This is the DIY era, which includes creating your own natural cleaning products. When it comes to natural cleaners some may think it’s okay to mix and match, but mixing the wrong household cleaning products can be extremely hazardous to your health.
Whether you’re into all natural cleaners or not, here are some harmful chemical combinations to be aware of.
Ammonia and Bleach
Ammonia and bleach are the two most common household cleaning products that should never be combined. When combined, they produce a toxic gas called “chloramine.” This gas can have different effects, including coughing, chest pain, nausea, shortness of breath, eye irritation, and in some cases severe lung damage or pneumonia.
Bleach and Rubbing Alcohol
Mixing bleach and rubbing alcohol creates chloroform. As you may know, chloroform is the chemical compound you see in the movies used on rags to put their victims to sleep. Now you probably won’t knock yourself out, but you will be at risk of irritating your respiratory system, skin, and eyes. It can also cause damage to your central nervous system and many other organ systems. Like many other chemicals, chloroform can be absorbed through the skin.
Vinegar and Bleach
Like most DIYer’s, vinegar is an important component of your household cleaning products. However, vinegar is an acid and combining it with bleach creates toxic chlorine gas. Low levels of exposure to chlorine gas can result in coughing, breathing problems, chest pain, eye, nose, and throat irritation. Exposure to high levels of this gas can be deadly.
Hydrogen Peroxide and Vinegar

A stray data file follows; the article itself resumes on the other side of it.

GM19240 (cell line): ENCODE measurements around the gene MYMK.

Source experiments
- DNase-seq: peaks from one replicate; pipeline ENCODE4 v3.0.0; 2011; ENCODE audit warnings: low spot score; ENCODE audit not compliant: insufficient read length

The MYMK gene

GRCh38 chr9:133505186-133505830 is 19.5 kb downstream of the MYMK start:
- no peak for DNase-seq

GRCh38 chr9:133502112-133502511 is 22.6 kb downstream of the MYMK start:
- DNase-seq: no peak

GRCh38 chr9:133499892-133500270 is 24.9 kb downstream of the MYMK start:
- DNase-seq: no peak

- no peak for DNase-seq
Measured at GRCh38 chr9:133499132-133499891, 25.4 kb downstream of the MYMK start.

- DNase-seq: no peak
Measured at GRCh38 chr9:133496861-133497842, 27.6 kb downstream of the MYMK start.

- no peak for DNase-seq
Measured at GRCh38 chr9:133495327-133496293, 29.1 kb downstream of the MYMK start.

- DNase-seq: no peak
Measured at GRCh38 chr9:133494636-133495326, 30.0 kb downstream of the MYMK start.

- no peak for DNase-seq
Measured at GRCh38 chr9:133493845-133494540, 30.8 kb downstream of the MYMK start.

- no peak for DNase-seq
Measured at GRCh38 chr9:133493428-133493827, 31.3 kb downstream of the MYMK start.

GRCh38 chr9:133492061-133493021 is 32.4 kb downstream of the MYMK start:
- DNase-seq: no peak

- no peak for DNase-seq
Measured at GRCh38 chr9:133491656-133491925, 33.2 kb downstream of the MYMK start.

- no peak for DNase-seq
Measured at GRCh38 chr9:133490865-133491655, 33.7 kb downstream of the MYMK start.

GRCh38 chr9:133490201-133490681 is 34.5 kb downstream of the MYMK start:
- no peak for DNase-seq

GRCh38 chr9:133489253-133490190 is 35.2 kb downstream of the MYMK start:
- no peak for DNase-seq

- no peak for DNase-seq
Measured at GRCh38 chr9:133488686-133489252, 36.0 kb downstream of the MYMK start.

While both are acclaimed as powerful cleaning products, they don’t go well with each other. Combining hydrogen peroxide and vinegar causes a chemical reaction that creates peracetic acid. Peracetic acid is known as a disinfectant in the medical field and the food industry; however, it is used with regulated amounts and concentrations. This combination can result in irritation to the skin, eyes and upper respiratory system, high levels of exposure can lead to permanent lung damage as stated by Centers for Disease Control and Prevention (CDC).
Using bleach to enhance the strength of your household cleaning products can lead to very dangerous situations. When it comes to bleach, a good rule to follow is only mixing bleach with water. Mixing bleach with other chemicals is a bad idea unless you are certain it won’t create a hazardous chemical reaction.
Now, it’s better to be safe than sorry, if you aren’t certain which chemicals you can or cannot mix call the number on the bottle to ask the manufacturers for their advice. Or the American Association of Poison Control Centers at 800-222-1222